¶ 8 Masud denied making any threats to Muneeza and denied telling her brother, Aatif, that the “gloves would come off” if Muneeza hired an attorney to represent her during the divorce. Masud believed that $5,500 per month was what Muneeza needed to live on, because that was what she spent to run the household during the marriage. Between the $2,000 in monthly child support, the children's social security survivor benefits, and the monthly income from an investment in Montreal Cyclotron, Muneeza could maintain the same standard of living. (Montreal Cyclotron was a laboratory that produced isotopes for cancer tests. The parties had invested $110,000 in 2003. An exhibit indicates that it provided monthly income of about $500.) Masud did not consider the statutory guidelines in setting the monthly child support amount. Rather, he considered only what was needed for Muneeza to maintain her lifestyle.
¶ 9 During the marriage, funds from the sales of Accenture Founder shares went into four bank accounts. These were joint accounts held with Muneeza; she was a signatory and could write checks when necessary. She did not have passwords or log-ins for the accounts. He had no intent to make a gift of the Accenture Founder shares to the marriage. However, he discussed all his investments with Muneeza and admitted that she was named as a partner on some of the investments.
¶ 10 He established NAZ, LLC (NAZ), during the marriage. NAZ owned the condominium on McClurg Court where he lived. He held a 100% interest in NAZ. DLR Properties (DLR) was established during the marriage. Muneeza had no interest in DLR and he had a 50% interest. In July 2009, DLR owned vacant land. He established Red River Plainfield, LLC (RRP), during the marriage. He had a 100% interest. RRP owned two parcels of land: a vacant lot and a lot leased to and improved with a McDonald's. Naperville South Commons, LLC (NSC), was established in 2004. He did not have an ownership interest in NSC until 2007, when Muneeza transferred her ownership interest to Masud. NSC owned two condominium buildings, one with 16 condominiums and one with 5. The land was purchased and condominiums were built during the marriage. Red River Group (RRG) was established during the marriage and purchased a 2.5% interest in Younan Properties. Younan Properties owned three office buildings in Houston, Texas. Masud acknowledged that in 2009 he had no interest in RRG. He believed that Muneeza had a 100% interest. Masud testified that he believed that NAZ, DLR, RRP, NSC, and RRG were nonmarital assets because they were purchased with funds from the sale of Accenture Founder shares.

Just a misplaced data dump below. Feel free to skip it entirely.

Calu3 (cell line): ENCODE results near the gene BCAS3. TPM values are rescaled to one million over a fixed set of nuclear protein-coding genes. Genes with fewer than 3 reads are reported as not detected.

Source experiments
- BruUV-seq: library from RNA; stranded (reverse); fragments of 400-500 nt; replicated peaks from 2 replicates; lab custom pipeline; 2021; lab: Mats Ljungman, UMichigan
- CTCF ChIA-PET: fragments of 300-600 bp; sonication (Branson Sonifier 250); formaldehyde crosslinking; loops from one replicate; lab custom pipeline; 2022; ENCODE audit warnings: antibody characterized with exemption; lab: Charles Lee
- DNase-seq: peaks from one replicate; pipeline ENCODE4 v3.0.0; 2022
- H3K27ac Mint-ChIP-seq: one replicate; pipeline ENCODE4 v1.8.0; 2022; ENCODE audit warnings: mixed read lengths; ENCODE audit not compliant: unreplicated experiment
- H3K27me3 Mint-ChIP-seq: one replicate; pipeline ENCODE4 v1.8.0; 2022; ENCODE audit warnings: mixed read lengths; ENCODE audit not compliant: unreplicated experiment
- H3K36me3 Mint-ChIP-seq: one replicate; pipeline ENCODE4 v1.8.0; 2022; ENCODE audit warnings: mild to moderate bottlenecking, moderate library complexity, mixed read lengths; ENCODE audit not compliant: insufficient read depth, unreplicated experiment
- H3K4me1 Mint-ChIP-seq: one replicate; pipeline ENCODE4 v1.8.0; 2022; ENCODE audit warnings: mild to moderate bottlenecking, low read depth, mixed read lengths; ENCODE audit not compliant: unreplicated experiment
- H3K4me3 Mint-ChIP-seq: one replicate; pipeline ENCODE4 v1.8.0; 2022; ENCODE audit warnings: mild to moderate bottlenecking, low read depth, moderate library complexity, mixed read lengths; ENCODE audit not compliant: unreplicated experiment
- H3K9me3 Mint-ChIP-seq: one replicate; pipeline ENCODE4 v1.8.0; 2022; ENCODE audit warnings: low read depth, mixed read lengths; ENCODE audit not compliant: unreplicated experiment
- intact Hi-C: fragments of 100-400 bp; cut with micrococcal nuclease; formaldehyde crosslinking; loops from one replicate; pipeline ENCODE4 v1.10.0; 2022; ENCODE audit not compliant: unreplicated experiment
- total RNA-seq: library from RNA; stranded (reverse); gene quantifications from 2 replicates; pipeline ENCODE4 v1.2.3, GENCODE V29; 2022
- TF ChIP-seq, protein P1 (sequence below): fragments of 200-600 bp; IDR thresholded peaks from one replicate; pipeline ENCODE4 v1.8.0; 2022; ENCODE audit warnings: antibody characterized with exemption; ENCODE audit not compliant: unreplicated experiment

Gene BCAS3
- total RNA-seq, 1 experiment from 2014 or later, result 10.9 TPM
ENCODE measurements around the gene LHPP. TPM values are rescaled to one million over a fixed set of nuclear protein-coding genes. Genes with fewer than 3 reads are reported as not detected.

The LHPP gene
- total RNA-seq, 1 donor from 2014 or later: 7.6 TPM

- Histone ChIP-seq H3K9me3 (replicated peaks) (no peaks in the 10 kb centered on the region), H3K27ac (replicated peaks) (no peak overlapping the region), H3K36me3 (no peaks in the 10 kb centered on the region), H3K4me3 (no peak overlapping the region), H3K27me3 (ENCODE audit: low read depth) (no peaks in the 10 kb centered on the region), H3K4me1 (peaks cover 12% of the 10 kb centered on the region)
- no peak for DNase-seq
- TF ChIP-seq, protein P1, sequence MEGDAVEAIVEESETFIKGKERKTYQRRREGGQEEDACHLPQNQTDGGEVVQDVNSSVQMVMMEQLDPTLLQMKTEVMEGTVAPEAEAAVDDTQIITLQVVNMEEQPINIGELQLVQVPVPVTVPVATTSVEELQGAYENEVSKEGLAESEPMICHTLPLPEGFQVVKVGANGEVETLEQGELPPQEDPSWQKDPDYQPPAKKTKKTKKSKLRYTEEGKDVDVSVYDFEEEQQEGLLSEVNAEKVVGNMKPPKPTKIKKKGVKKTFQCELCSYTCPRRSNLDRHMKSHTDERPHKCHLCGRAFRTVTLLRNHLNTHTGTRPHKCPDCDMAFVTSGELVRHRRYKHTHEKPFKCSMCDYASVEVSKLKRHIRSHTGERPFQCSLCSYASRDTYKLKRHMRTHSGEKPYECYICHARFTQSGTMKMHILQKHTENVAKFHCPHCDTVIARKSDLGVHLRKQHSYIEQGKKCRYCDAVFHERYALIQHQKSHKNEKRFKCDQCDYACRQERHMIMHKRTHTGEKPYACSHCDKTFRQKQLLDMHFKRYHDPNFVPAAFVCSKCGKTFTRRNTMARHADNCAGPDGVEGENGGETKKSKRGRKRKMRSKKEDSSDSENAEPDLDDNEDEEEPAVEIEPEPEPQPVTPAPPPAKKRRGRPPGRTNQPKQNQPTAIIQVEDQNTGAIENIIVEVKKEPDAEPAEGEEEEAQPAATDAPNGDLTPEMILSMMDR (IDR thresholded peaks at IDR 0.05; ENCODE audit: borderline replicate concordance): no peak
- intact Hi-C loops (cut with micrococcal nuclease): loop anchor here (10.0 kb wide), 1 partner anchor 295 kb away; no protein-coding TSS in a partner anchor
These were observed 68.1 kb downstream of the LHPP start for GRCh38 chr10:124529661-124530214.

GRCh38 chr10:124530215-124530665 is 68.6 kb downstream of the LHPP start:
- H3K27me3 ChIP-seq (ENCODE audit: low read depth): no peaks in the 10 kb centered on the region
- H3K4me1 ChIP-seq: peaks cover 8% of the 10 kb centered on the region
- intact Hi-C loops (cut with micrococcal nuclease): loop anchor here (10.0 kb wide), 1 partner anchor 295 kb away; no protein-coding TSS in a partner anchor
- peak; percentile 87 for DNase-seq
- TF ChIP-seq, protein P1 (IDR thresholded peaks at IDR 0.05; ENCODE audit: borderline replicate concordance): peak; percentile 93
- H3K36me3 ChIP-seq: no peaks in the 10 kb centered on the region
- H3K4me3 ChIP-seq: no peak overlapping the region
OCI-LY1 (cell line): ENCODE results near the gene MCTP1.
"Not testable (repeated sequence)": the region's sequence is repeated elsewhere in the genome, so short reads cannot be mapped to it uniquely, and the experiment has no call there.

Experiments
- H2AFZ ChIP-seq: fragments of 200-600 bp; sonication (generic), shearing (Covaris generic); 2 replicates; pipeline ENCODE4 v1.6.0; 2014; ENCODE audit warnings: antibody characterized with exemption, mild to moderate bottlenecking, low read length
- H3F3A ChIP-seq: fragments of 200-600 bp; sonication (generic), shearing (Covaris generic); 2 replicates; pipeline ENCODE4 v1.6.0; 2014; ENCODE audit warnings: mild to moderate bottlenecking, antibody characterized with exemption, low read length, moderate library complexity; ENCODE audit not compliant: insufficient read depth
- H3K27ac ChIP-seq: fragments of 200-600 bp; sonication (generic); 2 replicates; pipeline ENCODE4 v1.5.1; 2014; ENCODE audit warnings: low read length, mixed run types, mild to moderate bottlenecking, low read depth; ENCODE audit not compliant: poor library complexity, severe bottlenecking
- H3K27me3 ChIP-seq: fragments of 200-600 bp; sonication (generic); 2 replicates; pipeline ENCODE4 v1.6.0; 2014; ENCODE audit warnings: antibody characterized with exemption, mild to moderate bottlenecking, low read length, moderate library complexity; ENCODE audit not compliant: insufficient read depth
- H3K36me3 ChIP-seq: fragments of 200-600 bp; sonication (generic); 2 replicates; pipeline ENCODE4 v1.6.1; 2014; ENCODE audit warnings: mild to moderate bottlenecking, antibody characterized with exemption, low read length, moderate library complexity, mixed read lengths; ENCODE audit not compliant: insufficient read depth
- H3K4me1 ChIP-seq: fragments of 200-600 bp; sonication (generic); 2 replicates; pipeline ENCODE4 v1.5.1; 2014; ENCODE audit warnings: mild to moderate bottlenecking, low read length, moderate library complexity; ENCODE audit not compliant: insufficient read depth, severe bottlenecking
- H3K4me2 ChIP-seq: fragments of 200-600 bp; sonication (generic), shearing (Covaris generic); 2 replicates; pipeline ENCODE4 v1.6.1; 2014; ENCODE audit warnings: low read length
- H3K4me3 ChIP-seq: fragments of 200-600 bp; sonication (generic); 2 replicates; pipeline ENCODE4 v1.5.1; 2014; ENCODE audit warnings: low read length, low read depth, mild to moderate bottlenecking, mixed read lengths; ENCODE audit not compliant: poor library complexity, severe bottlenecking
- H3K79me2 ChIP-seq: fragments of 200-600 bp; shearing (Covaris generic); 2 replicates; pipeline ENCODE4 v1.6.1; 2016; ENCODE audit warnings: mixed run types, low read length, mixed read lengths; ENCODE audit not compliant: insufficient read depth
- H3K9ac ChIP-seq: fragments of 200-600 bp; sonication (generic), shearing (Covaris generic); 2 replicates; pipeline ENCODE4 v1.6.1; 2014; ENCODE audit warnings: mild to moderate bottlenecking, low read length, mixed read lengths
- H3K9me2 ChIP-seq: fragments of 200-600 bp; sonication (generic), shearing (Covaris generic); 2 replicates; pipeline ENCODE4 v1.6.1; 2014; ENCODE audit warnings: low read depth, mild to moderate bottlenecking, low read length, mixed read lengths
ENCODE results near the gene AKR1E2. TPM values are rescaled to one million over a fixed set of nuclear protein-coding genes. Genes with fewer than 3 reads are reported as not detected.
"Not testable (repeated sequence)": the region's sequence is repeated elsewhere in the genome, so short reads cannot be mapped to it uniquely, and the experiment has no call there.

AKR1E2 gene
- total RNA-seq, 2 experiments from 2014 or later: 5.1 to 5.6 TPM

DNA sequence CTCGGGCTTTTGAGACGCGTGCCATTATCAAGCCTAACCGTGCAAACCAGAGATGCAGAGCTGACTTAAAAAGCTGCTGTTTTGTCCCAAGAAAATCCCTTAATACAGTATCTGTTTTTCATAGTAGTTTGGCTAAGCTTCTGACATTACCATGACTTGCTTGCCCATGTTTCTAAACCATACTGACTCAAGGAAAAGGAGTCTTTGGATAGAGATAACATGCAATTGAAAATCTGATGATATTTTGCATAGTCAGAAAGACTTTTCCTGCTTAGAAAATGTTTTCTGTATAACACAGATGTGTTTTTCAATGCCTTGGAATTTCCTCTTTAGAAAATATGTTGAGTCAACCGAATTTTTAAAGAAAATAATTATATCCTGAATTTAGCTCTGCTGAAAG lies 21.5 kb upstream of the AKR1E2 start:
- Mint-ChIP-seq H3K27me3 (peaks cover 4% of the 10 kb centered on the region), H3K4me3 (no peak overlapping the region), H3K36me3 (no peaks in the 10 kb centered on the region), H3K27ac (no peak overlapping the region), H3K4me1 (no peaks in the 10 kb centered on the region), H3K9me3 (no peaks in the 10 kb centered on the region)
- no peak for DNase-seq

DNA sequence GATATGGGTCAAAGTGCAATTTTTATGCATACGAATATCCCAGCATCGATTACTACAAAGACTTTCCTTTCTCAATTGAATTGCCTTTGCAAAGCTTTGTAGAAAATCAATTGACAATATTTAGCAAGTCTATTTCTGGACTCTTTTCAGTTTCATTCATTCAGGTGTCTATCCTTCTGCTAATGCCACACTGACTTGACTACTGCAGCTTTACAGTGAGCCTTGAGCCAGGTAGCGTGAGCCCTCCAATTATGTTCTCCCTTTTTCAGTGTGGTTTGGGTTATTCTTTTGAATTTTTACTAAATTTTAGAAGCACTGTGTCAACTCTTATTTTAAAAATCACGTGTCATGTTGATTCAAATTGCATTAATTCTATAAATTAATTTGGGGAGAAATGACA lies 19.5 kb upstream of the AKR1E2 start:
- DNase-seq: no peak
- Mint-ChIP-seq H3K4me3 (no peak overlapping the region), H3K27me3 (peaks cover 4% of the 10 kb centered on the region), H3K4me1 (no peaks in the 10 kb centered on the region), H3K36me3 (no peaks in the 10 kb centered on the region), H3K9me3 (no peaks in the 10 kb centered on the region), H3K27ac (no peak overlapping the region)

¶ 11 Oak Forest Properties, LLC (OFP), was also established during the marriage. OFP owned a shopping center in Oak Forest. Although it was full of tenants at the time of the hearing on Muneeza's petition, it had a negative net value at the time of the prove-up. Muneeza was listed on OFP's tax returns as having a 50% interest.
¶ 12 Masud testified that the loans that had to be repaid on all the properties totaled $13 million. It cost him about $78,000 per month to maintain the loans. After the divorce, he devoted his time to managing the properties. The investments were losing money on a monthly basis and he was funding the losses by selling Accenture Founder shares.
¶ 13 During the marriage, the parties also purchased residential property on Donwood Drive in Naperville (the Donwood property). The land was purchased in 2005 for about $600,000 and there had been $2 million worth of improvements made. Residential property was also purchased on White Oak in Naperville (the White Oak property) during the marriage. The property was purchased in the name of Nora Investments, for his first wife and his biological daughter. He had no legal obligation to buy them a home. Although he did not hold title to the property at the time of the prove-up, title was transferred to him after the dissolution. Finally, at the time of the prove-up, there was a contract pending for the construction of a condominium on Van Buren Street in Chicago (Van Buren property). A down payment was made during the marriage and Masud closed on the property in November 2009. Masud had purchased the marital residence on White Eagle Drive in Naperville in 2001, prior to the marriage. During the marriage, Muneeza's name was placed on the deed of the marital home.